In Misuse of the Antitrust Laws: The Competitor Plaintiff, Edward Snyder and Thomas Kauper survey a sample of private antitrust cases from the period 1973-1983 and review critically the recent economic literature on raising rivals' costs as an exclusionary practice.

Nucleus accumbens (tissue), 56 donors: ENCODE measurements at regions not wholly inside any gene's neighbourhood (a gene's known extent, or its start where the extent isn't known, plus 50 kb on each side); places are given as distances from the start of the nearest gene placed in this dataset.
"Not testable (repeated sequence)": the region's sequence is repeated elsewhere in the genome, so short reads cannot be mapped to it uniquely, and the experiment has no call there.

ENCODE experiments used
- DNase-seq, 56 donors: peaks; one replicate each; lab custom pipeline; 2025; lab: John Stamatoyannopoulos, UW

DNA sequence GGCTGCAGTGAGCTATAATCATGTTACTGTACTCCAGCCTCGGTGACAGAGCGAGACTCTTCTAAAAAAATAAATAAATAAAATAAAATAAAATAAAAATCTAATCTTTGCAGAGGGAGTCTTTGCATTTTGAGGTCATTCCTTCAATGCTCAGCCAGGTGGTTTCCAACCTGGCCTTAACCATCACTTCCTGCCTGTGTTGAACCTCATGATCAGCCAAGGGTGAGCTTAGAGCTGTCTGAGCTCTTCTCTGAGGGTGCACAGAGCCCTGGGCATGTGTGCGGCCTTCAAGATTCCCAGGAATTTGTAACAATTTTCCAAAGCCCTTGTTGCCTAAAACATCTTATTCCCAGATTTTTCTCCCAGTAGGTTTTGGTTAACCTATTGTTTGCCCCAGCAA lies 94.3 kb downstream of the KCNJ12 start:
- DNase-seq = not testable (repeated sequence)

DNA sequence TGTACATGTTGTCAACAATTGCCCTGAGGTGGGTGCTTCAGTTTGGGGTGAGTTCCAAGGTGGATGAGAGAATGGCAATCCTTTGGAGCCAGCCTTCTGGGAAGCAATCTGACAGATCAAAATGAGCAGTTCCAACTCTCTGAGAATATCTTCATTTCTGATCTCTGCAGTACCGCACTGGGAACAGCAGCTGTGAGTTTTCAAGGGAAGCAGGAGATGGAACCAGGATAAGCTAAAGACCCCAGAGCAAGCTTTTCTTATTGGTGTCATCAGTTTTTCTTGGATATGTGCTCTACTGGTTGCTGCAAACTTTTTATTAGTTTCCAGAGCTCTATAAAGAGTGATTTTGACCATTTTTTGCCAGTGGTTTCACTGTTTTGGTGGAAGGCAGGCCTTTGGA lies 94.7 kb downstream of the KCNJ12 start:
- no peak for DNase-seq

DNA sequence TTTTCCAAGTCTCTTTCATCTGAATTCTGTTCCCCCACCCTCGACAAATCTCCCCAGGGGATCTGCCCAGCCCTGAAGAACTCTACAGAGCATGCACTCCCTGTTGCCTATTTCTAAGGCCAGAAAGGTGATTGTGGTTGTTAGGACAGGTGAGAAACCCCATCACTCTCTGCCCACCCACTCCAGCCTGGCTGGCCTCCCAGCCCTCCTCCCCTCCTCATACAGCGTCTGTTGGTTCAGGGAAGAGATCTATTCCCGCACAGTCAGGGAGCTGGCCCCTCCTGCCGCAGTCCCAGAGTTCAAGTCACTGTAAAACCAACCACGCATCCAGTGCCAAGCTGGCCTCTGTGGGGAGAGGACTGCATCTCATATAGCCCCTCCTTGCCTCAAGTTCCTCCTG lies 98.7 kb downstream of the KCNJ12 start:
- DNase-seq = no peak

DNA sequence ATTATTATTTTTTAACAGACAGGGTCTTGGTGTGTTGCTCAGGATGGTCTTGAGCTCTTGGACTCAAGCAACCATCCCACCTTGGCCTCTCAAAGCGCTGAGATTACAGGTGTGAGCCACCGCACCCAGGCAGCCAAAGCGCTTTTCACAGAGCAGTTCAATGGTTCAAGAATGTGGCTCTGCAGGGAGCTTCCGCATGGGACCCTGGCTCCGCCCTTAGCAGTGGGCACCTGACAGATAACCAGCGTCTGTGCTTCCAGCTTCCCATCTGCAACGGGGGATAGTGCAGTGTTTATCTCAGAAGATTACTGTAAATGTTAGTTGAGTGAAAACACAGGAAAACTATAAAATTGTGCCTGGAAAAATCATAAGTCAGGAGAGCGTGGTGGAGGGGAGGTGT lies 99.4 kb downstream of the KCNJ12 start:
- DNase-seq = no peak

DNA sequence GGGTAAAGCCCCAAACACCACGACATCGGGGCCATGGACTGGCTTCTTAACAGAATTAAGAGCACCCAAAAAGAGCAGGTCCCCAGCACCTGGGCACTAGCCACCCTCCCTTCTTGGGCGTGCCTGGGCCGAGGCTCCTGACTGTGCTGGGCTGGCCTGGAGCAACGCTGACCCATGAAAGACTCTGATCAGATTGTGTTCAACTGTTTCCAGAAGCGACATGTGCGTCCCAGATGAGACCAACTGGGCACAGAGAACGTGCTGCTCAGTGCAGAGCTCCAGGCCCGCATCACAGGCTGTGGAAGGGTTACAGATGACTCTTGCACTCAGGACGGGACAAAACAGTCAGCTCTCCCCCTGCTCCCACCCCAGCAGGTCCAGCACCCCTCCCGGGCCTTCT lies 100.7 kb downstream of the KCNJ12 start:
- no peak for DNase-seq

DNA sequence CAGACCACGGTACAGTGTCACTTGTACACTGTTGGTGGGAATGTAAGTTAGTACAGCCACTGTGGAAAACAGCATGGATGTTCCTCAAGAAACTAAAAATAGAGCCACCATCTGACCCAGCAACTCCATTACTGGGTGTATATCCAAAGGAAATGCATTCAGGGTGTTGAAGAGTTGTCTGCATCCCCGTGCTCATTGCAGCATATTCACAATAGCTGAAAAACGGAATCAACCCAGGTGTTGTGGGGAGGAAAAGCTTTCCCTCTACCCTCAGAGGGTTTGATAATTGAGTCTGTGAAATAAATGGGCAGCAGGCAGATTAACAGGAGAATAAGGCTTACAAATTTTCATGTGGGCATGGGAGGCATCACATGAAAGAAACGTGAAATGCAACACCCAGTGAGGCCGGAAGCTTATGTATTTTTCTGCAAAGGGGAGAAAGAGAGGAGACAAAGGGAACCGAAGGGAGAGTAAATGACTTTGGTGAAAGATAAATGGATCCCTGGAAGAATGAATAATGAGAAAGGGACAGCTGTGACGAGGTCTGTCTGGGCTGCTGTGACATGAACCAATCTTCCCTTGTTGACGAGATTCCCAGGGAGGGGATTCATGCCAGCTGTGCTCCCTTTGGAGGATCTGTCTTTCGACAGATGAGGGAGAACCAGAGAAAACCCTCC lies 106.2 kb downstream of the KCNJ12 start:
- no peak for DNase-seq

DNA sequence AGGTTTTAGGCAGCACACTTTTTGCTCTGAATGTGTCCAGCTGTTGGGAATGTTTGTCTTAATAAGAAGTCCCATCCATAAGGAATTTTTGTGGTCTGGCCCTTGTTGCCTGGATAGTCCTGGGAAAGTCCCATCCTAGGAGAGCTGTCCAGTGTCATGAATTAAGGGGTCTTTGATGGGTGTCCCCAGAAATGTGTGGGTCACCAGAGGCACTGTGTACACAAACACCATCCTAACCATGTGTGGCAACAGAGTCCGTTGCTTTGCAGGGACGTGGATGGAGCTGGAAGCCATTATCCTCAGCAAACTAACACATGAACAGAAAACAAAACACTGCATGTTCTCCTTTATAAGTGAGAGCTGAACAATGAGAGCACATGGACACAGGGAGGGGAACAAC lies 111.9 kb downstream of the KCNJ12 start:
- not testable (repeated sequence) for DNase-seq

Much in Snyder and Kauper's study is worthy of comment. They have given us a useful picture of private antitrust litigation during the period covered by the sample, one that may be more accurate than a reading of reported cases from that period would suggest. Moreover, their generally critical treatment of the literature on raising rivals' costs is clear and focused on the need to draw administrable policy conclusions. Most noteworthy, however, is their critique of the antitrust injury doctrine as a means of controlling unmeritorious or perverse suits by competitors. Their argument on this score - based upon their analysis of the 1973-1983 data and some more recent antitrust injury decisions - is deeply flawed and does not support their conclusion that competitor suits should be abolished. We argue here that the antitrust injury requirement and related procedural devices have evolved to address the problem of perverse competitor suits. Moreover, the solution that Snyder and Kauper offer for the problem will not likely improve upon the traditional methods of the legal system.